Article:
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St. Cloud City Council approves first apartment community on Narcoossee Road

Epoch Residential has proposed a 300-unit, four-story apartment community within the Larson PUD on Narcoossee Road in St. Cloud.
Epoch Residential has proposed a 300-unit, four-story apartment community within the Larson PUD on Narcoossee Road in St. Cloud. (Green Slate Land & Development)

The St. Cloud City Council has given preliminary approval to a 31-acre residential development that would include the first apartment complex on Narcoossee Road south of the Orange County line.

The council voted 3-1 to approve the land use update and rezoning to residential PUD requested by Orlando-based Green Slate Land & Development after Council Member Linette Matheny’s motion to deny failed to receive a second. The final vote is scheduled for Oct. 28.

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At least a dozen homeowners from nearby Turtle Creek spoke against the project, primarily because of the proposed 4-story apartment community.

Councilman Dave Askew said he initially opposed the project but changed his mind about the need for apartments in the community after speaking with several nurses and caregivers during a recent hospital stay. “So what I’m getting at is they’re not for me,” he said. “I’m not a big fan of that. But you start to learn a little bit more about the younger generation, and they can’t afford a house right now, especially now … And they all live in Lake Nona, but they work here.”

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This is the view of the project looking west toward Narcoossee Road and Turtle Creek.
This is the view of the project looking west toward Narcoossee Road and Turtle Creek. (Green Slate Land & Development)

The 30-acre site was the homestead of Osceola land developer Randy Larson. GSL President Isaiah “Ike” Cottle had initially proposed the project as a Commercial PUD with townhomes, apartments and up to 25,000 square feet of retail space fronting on Narcoossee. But he withdrew the application during a council meeting in the spring when Matheny said she didn’t want to look on the city’s Future Land Use map and see red — the color associated with commercial uses.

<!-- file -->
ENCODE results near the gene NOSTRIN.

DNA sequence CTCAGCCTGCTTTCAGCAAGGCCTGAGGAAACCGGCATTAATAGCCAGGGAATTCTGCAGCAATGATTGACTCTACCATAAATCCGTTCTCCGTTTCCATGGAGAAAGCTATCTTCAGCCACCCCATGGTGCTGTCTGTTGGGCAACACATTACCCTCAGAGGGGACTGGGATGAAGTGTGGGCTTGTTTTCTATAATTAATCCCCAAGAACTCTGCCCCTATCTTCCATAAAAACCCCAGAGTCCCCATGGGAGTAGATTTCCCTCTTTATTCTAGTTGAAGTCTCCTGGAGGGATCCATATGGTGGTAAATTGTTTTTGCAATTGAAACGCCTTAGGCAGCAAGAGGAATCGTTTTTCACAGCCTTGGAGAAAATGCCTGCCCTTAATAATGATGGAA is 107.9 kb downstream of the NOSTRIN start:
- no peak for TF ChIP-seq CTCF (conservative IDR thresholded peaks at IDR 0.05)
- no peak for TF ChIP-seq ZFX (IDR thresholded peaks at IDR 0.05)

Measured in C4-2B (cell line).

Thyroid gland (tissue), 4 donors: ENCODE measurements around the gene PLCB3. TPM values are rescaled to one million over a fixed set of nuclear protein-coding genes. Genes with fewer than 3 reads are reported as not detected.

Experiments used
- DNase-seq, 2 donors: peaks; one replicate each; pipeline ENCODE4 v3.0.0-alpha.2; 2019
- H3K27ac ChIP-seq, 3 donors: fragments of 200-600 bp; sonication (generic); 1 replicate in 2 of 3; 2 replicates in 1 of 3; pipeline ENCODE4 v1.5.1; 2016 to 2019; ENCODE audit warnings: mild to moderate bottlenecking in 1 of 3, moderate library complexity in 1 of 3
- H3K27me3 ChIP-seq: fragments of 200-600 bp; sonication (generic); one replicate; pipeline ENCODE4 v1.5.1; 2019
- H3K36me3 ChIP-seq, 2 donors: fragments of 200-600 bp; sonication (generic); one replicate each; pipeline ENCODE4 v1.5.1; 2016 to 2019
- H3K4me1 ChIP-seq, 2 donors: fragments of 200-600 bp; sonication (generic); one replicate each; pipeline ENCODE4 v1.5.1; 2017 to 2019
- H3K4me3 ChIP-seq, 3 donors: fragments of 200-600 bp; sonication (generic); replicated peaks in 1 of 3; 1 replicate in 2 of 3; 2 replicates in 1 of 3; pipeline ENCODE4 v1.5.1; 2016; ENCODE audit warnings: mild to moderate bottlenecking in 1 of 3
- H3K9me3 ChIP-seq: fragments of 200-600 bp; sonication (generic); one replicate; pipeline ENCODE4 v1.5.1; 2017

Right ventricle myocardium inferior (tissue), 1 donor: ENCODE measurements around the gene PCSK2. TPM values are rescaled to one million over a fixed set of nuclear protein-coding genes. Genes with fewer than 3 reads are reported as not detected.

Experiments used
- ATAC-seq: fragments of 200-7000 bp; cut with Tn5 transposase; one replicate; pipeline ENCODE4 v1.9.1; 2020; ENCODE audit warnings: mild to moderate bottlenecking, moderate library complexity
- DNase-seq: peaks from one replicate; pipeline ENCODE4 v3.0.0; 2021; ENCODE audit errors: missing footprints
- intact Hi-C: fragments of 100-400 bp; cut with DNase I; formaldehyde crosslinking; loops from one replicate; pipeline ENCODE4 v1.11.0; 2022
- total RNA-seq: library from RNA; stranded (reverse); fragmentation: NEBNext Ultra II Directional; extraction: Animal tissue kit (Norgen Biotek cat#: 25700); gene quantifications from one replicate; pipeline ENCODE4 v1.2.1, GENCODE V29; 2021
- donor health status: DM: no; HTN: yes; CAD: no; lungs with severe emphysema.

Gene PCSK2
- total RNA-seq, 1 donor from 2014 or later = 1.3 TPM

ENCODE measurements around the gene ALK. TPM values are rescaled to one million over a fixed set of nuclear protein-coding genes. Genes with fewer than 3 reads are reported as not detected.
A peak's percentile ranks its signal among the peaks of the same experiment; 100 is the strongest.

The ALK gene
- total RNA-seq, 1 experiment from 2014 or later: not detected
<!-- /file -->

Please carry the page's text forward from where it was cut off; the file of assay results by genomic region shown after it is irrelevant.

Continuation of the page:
GSL redesigned the project to eliminate the commercial buildings, making it eligible for Residential PUD zoning. During the Sept. 9 meeting, Matheny said the developer misunderstood her comments — because what she really wanted was more commercial development. She accused the developer of misleading the county by applying for commercial zoning “because you only had 24,000 square feet of commercial, which is essentially like a Chick-fil-A,” she said.

A prototype Chick-fil-A store is between 4,500 and 5,000 square feet.

M/I Homes extended its contract for the 141 townhouse lots and agreed to redesign the community from a front-entry to a rear-entry product to meet the city’s parking requirements. Each unit would have a two-car garage and two additional spaces in the driveway. The townhouse design is similar to a community M/I completed in downtown Winter Garden.

“They are designing a product which can be used for this site and others like it around Osceola County,” Cottle said.

M/I Homes is designing an alley-loaded townhouse product specifically for the new community on Narcoossee Road.
M/I Homes is designing an alley-loaded townhouse product specifically for the new community on Narcoossee Road. (Green Slate Land & Development)

Cottle also confirmed that the multifamily developer would be Epoch Residential, the Winter Park company that recently completed the Sonceto apartments in Kissimmee that sold in July for over $77 million. He agreed to reduce the unit count from 320 to 300, but the height and density were still troubling to some council members, who asked Cottle to address their concerns before the second public hearing.

He said Epoch and its architects can design a four-story building that’s closer to 60 feet in height, instead of the industry standard of 65 feet. The project also was designed with a 50-foot landscape buffer along Narcoossee Road and setbacks that create about 100 yards of separation between the multifamily building and the backyard of the closest single-family home.

“We’ve had a few of those conversations prior to the City Council meeting, as well. We are working diligently with both of our builders to come back to City Council with a plan that addresses those concerns,” he said.

Have a tip about Central Florida development? Contact me at lkinsler@GrowthSpotter.com or (407) 420-6261, or tweet me at @byLauraKinsler. Follow GrowthSpotter on Facebook, Twitter and LinkedIn.

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